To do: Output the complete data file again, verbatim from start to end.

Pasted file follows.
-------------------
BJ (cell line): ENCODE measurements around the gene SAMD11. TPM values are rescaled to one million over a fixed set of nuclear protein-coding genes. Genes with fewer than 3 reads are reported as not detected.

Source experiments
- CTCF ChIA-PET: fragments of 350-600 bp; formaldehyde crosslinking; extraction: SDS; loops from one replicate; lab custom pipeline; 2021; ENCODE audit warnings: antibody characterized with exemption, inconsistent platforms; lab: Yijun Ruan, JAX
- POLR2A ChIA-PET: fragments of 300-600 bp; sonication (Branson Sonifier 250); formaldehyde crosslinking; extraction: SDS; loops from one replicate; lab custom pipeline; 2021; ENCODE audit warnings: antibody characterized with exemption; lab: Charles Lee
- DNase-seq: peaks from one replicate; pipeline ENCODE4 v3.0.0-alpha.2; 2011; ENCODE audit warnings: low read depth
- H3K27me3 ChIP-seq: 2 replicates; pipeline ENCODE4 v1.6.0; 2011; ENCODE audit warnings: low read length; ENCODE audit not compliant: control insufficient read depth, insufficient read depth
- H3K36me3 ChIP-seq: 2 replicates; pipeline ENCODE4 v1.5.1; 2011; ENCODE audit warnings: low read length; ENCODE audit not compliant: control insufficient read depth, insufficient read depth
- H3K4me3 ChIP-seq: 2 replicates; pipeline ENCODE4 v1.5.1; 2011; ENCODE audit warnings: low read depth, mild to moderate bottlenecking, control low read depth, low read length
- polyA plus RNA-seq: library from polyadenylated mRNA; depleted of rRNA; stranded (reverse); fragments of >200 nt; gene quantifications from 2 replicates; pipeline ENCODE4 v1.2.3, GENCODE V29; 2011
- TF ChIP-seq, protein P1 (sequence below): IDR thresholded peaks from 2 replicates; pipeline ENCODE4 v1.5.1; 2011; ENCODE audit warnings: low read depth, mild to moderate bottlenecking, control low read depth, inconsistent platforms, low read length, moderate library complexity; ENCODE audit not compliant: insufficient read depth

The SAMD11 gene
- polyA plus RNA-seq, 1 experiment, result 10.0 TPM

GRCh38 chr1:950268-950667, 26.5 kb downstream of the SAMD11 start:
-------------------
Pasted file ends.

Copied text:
BJ (cell line): ENCODE measurements around the gene SAMD11. TPM values are rescaled to one million over a fixed set of nuclear protein-coding genes. Genes with fewer than 3 reads are reported as not detected.

Source experiments
- CTCF ChIA-PET: fragments of 350-600 bp; formaldehyde crosslinking; extraction: SDS; loops from one replicate; lab custom pipeline; 2021; ENCODE audit warnings: antibody characterized with exemption, inconsistent platforms; lab: Yijun Ruan, JAX
- POLR2A ChIA-PET: fragments of 300-600 bp; sonication (Branson Sonifier 250); formaldehyde crosslinking; extraction: SDS; loops from one replicate; lab custom pipeline; 2021; ENCODE audit warnings: antibody characterized with exemption; lab: Charles Lee
- DNase-seq: peaks from one replicate; pipeline ENCODE4 v3.0.0-alpha.2; 2011; ENCODE audit warnings: low read depth
- H3K27me3 ChIP-seq: 2 replicates; pipeline ENCODE4 v1.6.0; 2011; ENCODE audit warnings: low read length; ENCODE audit not compliant: control insufficient read depth, insufficient read depth
- H3K36me3 ChIP-seq: 2 replicates; pipeline ENCODE4 v1.5.1; 2011; ENCODE audit warnings: low read length; ENCODE audit not compliant: control insufficient read depth, insufficient read depth
- H3K4me3 ChIP-seq: 2 replicates; pipeline ENCODE4 v1.5.1; 2011; ENCODE audit warnings: low read depth, mild to moderate bottlenecking, control low read depth, low read length
- polyA plus RNA-seq: library from polyadenylated mRNA; depleted of rRNA; stranded (reverse); fragments of >200 nt; gene quantifications from 2 replicates; pipeline ENCODE4 v1.2.3, GENCODE V29; 2011
- TF ChIP-seq, protein P1 (sequence below): IDR thresholded peaks from 2 replicates; pipeline ENCODE4 v1.5.1; 2011; ENCODE audit warnings: low read depth, mild to moderate bottlenecking, control low read depth, inconsistent platforms, low read length, moderate library complexity; ENCODE audit not compliant: insufficient read depth

The SAMD11 gene
- polyA plus RNA-seq, 1 experiment, result 10.0 TPM

GRCh38 chr1:950268-950667, 26.5 kb downstream of the SAMD11 start: